Cigarette packets reform would hit small traders like me, says Nork Londis manager

From: Surrey Mirror

By Chris Madden

CHANGES aimed at cutting smoking in the UK will hit small shops and help counterfeit tobacco sellers, a trader has said.

The Government is consulting on plans to enforce a uniform design for all cigarette packets, which would be a single colour with nothing but a brand name and a health warning.

This follows the move in April this year that forces supermarkets to keep shutters closed over cigarette display cases, and which will come into effect in small shops in 2015.

But Tony Delves, who runs Londis in Nork Way, Nork, believes the changes will help the illicit tobacco trade by making life more difficult for legal traders

He told the Mirror: “The idea of plain packaging is that it will deter sales, but it won’t, it just makes serving harder.

“The queueing will get significantly longer, the service times will go up and, with illegal cigarettes on the rise, shoppers have another option. When everything is in a plain packet it opens the door for the black market.”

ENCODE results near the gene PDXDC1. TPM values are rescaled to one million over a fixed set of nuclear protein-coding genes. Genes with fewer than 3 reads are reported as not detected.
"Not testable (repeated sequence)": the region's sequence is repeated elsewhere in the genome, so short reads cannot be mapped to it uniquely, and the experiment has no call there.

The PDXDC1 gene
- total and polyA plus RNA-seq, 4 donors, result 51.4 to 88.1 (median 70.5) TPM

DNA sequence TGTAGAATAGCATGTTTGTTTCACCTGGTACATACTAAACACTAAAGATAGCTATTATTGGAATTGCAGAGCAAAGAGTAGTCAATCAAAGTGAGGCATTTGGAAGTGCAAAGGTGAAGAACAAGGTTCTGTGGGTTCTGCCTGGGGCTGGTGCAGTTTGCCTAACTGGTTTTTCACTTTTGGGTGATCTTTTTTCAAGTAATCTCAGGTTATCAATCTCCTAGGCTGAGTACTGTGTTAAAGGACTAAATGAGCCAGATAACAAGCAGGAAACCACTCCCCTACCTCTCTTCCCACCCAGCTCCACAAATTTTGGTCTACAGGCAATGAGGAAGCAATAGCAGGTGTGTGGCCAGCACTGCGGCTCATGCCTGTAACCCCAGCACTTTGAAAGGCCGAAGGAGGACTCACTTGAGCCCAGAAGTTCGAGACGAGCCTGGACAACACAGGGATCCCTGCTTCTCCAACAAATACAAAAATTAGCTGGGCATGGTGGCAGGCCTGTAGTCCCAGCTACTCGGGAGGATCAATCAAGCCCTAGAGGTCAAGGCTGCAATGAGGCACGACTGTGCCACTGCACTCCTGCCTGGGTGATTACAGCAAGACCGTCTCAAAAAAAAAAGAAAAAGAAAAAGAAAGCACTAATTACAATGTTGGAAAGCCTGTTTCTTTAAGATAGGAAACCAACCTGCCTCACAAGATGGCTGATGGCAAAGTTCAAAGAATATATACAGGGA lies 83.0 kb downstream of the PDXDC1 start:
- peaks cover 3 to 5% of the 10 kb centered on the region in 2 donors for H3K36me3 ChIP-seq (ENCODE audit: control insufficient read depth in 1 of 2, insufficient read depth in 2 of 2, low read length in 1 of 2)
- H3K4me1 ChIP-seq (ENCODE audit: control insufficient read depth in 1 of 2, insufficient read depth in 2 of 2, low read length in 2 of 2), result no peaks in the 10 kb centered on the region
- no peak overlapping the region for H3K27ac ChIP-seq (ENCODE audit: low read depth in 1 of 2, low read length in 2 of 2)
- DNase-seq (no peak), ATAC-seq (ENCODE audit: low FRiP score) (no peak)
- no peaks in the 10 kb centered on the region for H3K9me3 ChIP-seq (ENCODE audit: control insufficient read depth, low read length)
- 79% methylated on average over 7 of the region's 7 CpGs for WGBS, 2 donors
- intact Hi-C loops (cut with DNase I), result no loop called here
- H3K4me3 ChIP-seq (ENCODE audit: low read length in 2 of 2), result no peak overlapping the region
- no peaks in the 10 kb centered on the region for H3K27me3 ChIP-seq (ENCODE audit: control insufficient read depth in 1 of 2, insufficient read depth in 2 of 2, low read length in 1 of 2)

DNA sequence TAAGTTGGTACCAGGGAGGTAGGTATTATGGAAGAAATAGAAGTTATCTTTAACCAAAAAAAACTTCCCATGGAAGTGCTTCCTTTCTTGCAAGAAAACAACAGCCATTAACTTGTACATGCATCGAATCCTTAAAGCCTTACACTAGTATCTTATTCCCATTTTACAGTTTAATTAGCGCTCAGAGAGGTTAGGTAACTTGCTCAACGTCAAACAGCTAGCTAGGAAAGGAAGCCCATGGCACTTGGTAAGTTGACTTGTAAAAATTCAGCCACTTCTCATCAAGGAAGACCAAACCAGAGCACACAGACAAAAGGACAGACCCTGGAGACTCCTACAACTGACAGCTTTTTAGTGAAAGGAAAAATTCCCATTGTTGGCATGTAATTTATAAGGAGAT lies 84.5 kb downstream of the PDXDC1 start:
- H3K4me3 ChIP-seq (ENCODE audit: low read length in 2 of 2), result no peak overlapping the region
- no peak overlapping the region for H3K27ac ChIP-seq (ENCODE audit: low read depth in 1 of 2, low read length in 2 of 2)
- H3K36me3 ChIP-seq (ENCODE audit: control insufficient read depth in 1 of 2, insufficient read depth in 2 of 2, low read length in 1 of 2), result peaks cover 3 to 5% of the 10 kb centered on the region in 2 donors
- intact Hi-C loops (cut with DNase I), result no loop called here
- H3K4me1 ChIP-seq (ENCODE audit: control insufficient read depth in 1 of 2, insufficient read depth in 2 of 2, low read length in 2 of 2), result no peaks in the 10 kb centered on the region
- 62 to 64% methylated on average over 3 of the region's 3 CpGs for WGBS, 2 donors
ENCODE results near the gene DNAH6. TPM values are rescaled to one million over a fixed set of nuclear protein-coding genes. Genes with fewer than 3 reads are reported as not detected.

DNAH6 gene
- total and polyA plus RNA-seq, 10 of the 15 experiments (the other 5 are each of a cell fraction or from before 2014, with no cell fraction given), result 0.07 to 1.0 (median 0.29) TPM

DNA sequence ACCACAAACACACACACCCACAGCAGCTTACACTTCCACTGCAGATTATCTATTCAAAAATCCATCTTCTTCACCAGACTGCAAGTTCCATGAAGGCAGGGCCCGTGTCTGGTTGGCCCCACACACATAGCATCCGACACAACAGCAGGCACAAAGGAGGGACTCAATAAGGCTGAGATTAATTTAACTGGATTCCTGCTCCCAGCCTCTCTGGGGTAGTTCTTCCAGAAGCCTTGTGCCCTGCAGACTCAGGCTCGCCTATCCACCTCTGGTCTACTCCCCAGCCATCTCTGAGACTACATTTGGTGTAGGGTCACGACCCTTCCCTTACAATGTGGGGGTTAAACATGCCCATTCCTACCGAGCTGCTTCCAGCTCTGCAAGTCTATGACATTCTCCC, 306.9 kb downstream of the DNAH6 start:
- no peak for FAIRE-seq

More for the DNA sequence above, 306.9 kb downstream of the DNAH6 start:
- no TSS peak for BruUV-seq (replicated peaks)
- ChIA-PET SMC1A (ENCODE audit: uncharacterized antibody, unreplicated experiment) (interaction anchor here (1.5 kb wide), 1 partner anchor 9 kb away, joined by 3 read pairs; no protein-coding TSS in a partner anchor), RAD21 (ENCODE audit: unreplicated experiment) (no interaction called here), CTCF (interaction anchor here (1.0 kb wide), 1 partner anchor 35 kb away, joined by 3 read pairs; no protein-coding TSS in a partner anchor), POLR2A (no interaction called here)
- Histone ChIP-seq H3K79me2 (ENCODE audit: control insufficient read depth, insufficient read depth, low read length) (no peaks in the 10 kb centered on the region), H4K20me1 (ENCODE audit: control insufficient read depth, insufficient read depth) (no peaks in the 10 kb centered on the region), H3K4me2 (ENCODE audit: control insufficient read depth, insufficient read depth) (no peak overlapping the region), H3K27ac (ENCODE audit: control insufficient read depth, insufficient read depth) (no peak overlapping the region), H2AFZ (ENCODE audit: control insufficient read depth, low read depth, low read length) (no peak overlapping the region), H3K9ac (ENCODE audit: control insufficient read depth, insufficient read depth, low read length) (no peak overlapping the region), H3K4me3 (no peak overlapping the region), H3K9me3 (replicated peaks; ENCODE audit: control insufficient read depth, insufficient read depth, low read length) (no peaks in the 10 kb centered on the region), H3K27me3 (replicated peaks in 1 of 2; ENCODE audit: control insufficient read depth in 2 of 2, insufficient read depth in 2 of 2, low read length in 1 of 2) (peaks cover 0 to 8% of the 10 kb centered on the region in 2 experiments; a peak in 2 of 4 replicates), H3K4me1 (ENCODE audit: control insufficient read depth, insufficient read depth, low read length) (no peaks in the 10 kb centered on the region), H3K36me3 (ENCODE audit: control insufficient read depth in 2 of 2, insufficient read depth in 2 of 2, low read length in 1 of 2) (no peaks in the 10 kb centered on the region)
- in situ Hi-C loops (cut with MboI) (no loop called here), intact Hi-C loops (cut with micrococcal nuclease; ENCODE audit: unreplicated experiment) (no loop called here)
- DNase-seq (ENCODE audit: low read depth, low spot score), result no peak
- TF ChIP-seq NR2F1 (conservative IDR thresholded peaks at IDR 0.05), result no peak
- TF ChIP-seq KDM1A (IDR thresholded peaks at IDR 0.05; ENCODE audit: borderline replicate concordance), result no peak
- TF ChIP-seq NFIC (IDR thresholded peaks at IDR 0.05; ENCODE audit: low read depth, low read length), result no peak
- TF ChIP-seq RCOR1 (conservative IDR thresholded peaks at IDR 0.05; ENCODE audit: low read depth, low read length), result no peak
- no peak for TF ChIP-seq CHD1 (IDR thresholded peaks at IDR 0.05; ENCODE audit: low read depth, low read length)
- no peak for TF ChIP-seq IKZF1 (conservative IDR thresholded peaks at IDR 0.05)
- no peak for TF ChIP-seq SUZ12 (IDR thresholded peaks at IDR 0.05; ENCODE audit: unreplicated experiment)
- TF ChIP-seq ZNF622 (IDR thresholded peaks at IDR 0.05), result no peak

His fears are echoed by the TaxPayers’ Alliance, which released figures in April showing £12.2 billion was lost to the illicit trade in cigarettes between 2005 and 2010.

The organisation also reported trade in counterfeit cigarettes, such as those containing fake or foreign tobacco which is not properly taxed, makes up 16 per cent of the market, with fake tobacco for hand-rolled cigarettes accounting for half of that market.

“The profit margin on cigarettes for me is very small but I can’t afford to lose it to illegal trade,” Mr Delves said.

“Counterfeit tobacco is a problem I notice here. People will come in and just buy green rollers and that is where counterfeiting will come into play.”

Will O’Reilly, a former Scotland Yard detective chief inspector who has researched the illicit trade of cigarettes in the UK for the past year, agrees plain packaging could make matters worse.

“People can’t afford the real product,” he said.

“Plans for plain packaging are simply playing into the hands of organised criminals and counterfeiters because it will be so much easier to make copies.”



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